Types of Elder Abuse
Elder abuse is a common and serious problem in the United States. The number of elderly who suffer from abuse is thought to be underestimated. This is due in part to victims’ non-reporting.
Elder abuse is experienced by about 1 in 10 people aged sixty and older who live at home. More than 643,000 assaults on elderly adults treated in emergency rooms from 2002 to 2016, and more than 19,000 homicides. The majority of these were men.
The following is a brief look at elder abuse, its various types, consequences, and finally, how to prevent it.
What is Elder Abuse?
According to the CDC, elder abuse is “an intentional act or failure to act that causes or creates a risk of harm to an older adult.” An older adult is defined as someone age 60 or older. Elder abuse is perpetrated by a caregiver or another person the elder trusts.
Common types of elder abuse include:
- Physical abuse. Physical abuse is the use of physical force such as hitting, kicking, pushing, slapping, and burning to inflict illness, pain, injury, functional impairment, distress, or death;
- Sexual abuse. Sexual abuse is forced or unwanted sexual interaction of any kind with an older adult. This includes sexual harassment;
- Emotional or psychological abuse. Emotional or psychological abuse may be verbal or nonverbal behavior that inflicts anguish, mental pain, fear, or distress on an older adult. This includes humiliation or disrespect, verbal and non-verbal threats, harassment, and isolation;
- Neglect. Neglect is the failure to meet an older adult’s basic needs of food, water, shelter, clothing, hygiene, and essential medical care; and
- Financial Abuse is the illegal, unauthorized, or improper use of an elder’s money, benefits, belongings, property, or assets for the benefit of someone other than the older adult.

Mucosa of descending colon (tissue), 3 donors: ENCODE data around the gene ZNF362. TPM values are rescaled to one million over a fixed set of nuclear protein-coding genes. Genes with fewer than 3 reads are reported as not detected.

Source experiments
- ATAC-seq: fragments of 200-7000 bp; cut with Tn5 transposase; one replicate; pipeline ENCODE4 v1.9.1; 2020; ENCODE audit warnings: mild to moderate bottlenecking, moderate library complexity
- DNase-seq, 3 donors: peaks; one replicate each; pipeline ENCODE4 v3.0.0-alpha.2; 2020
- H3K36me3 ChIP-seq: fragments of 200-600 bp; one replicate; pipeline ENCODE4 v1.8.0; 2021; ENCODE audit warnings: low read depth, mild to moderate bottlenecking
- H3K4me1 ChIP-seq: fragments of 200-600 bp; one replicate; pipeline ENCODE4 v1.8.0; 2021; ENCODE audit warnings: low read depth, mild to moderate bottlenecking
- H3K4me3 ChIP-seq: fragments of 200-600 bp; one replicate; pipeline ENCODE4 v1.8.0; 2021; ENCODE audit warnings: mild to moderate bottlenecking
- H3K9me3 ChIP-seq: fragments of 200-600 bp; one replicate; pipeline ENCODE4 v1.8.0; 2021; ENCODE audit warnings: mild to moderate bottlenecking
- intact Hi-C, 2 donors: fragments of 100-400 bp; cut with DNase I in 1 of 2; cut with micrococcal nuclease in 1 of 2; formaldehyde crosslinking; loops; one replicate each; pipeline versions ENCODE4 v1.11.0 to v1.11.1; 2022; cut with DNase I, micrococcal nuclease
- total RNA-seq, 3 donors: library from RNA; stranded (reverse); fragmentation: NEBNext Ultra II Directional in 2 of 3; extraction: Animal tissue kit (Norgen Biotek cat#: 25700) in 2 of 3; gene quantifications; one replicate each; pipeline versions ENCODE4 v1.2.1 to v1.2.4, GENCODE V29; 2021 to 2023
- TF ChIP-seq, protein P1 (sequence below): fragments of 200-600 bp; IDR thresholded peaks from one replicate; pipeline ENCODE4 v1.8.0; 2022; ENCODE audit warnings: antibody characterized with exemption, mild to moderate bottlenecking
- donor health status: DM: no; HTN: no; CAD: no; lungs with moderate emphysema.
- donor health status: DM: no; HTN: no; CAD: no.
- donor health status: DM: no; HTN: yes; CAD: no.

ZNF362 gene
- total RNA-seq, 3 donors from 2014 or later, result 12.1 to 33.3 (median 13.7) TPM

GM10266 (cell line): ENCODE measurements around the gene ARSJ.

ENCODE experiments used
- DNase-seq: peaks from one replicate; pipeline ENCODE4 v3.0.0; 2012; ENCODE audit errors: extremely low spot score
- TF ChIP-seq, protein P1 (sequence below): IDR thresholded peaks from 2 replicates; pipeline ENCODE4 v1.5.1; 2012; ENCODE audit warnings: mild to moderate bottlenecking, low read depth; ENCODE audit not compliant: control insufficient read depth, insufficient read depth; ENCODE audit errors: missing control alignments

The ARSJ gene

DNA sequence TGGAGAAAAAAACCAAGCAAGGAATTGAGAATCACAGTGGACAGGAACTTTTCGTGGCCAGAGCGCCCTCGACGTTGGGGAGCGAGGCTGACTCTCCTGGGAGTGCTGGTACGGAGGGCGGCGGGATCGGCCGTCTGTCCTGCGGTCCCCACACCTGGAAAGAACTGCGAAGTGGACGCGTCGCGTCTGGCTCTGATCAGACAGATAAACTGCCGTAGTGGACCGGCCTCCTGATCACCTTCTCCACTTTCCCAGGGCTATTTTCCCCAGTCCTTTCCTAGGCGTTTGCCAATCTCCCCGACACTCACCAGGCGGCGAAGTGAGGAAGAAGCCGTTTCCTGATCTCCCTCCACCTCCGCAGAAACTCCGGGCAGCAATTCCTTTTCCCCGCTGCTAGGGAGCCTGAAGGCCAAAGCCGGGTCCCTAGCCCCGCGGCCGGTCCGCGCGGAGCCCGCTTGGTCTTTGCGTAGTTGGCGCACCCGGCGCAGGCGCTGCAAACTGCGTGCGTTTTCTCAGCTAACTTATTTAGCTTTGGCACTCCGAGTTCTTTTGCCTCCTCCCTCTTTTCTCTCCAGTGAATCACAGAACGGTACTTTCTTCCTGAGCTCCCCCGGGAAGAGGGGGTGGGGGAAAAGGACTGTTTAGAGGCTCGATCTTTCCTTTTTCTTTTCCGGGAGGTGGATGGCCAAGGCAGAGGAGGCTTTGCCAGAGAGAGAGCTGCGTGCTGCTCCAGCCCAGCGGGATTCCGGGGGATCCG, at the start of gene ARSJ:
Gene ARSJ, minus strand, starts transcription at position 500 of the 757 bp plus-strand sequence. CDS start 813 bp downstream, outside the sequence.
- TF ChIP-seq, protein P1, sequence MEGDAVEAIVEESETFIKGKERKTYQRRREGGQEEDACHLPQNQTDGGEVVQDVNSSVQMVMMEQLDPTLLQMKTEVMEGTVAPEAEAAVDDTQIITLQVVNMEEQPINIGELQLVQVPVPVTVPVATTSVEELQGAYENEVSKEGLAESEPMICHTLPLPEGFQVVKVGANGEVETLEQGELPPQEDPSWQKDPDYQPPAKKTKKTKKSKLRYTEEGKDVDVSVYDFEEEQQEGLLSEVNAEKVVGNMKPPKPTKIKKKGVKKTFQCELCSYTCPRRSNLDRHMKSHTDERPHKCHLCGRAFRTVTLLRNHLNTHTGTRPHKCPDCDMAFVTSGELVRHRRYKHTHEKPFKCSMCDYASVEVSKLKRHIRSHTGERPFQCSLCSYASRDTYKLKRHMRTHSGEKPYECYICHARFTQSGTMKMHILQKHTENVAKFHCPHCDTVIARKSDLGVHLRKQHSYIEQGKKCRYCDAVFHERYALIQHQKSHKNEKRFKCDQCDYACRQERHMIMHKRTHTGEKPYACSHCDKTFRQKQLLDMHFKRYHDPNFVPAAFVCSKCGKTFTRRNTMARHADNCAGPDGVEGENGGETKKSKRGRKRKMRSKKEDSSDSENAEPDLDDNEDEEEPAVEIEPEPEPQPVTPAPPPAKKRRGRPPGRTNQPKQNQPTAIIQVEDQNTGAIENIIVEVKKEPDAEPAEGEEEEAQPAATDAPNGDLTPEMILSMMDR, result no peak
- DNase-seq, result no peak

Consequences of Elder Abuse
Elder abuse can cause older adults to become fearful and anxious or stop trusting others. Victims of elder abuse can suffer from minor injuries like cuts, scratches, bruises, and welts. While others are left with severe injuries.
Severe injuries in the elderly can exacerbate existing health problems and lead to premature death.
Preventing Elder Abuse
The first step to preventing elder abuse is identifying and addressing the risk factors and causes of elder abuse.
The next steps are to:
- Listen and provide support to older adults and their caregivers;
- Report abuse or suspected abuse to local adult protective services;
- Educate oneself and others about how to recognize and report elder abuse;
- Check-in on older adults who may have few friends and family members;
- Support over-burdened caregivers with help from friends, family, or local relief care groups, adult day care programs, and counseling; and
- Encourage and assist persons, caregivers, or older adults, having problems with drug or alcohol abuse to get help.
Contact an Experienced Elder Abuse Attorney
At Knapp & Roberts, our elder abuse attorneys in Phoenix care about you and your family members. If you suspect a nursing home or long-term care facility is abusing your loved one, contact one of our attorneys today. We will listen to you and help guide you towards the appropriate legal action or local reporting agency.
Do not wait to get help for your loved one. Your actions may keep others from suffering from the same type of abuse.
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The personal injury attorneys in Phoenix, Arizona at Knapp & Roberts have the compassion and trial lawyer skills to tell your story to a jury. We will get to know you and your family so that we can help the jury understand what has happened to you and your family and how it has changed your lives. Obtain the compensation necessary for the injuries and losses you have suffered.